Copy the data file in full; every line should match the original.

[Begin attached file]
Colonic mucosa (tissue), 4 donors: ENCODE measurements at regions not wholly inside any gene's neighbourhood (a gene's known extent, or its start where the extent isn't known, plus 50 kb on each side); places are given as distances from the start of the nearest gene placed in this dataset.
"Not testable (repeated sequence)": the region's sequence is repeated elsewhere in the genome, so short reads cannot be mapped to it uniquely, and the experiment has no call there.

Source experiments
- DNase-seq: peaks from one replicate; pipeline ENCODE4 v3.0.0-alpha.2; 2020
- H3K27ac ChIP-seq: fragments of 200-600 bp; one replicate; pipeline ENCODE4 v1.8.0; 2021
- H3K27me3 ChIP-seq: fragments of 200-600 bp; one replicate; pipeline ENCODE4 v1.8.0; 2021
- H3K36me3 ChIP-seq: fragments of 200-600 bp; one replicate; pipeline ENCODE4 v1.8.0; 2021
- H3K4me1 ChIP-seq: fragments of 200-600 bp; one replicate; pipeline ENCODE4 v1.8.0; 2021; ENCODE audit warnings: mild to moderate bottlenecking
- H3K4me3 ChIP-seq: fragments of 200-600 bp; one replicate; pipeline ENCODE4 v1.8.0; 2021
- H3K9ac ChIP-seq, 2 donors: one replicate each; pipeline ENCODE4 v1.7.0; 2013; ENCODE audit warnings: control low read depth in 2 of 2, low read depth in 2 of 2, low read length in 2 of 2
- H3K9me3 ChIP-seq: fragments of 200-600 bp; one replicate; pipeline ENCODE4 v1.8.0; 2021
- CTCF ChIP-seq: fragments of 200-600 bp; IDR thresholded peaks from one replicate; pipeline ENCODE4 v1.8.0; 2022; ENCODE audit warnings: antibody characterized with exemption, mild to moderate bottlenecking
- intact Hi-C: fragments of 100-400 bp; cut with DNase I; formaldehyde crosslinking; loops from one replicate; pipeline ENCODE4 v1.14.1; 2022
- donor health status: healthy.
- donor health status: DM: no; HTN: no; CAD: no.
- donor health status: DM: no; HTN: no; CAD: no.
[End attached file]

Colonic mucosa (tissue), 4 donors: ENCODE measurements at regions not wholly inside any gene's neighbourhood (a gene's known extent, or its start where the extent isn't known, plus 50 kb on each side); places are given as distances from the start of the nearest gene placed in this dataset.
"Not testable (repeated sequence)": the region's sequence is repeated elsewhere in the genome, so short reads cannot be mapped to it uniquely, and the experiment has no call there.

Source experiments
- DNase-seq: peaks from one replicate; pipeline ENCODE4 v3.0.0-alpha.2; 2020
- H3K27ac ChIP-seq: fragments of 200-600 bp; one replicate; pipeline ENCODE4 v1.8.0; 2021
- H3K27me3 ChIP-seq: fragments of 200-600 bp; one replicate; pipeline ENCODE4 v1.8.0; 2021
- H3K36me3 ChIP-seq: fragments of 200-600 bp; one replicate; pipeline ENCODE4 v1.8.0; 2021
- H3K4me1 ChIP-seq: fragments of 200-600 bp; one replicate; pipeline ENCODE4 v1.8.0; 2021; ENCODE audit warnings: mild to moderate bottlenecking
- H3K4me3 ChIP-seq: fragments of 200-600 bp; one replicate; pipeline ENCODE4 v1.8.0; 2021
- H3K9ac ChIP-seq, 2 donors: one replicate each; pipeline ENCODE4 v1.7.0; 2013; ENCODE audit warnings: control low read depth in 2 of 2, low read depth in 2 of 2, low read length in 2 of 2
- H3K9me3 ChIP-seq: fragments of 200-600 bp; one replicate; pipeline ENCODE4 v1.8.0; 2021
- CTCF ChIP-seq: fragments of 200-600 bp; IDR thresholded peaks from one replicate; pipeline ENCODE4 v1.8.0; 2022; ENCODE audit warnings: antibody characterized with exemption, mild to moderate bottlenecking
- intact Hi-C: fragments of 100-400 bp; cut with DNase I; formaldehyde crosslinking; loops from one replicate; pipeline ENCODE4 v1.14.1; 2022
- donor health status: healthy.
- donor health status: DM: no; HTN: no; CAD: no.
- donor health status: DM: no; HTN: no; CAD: no.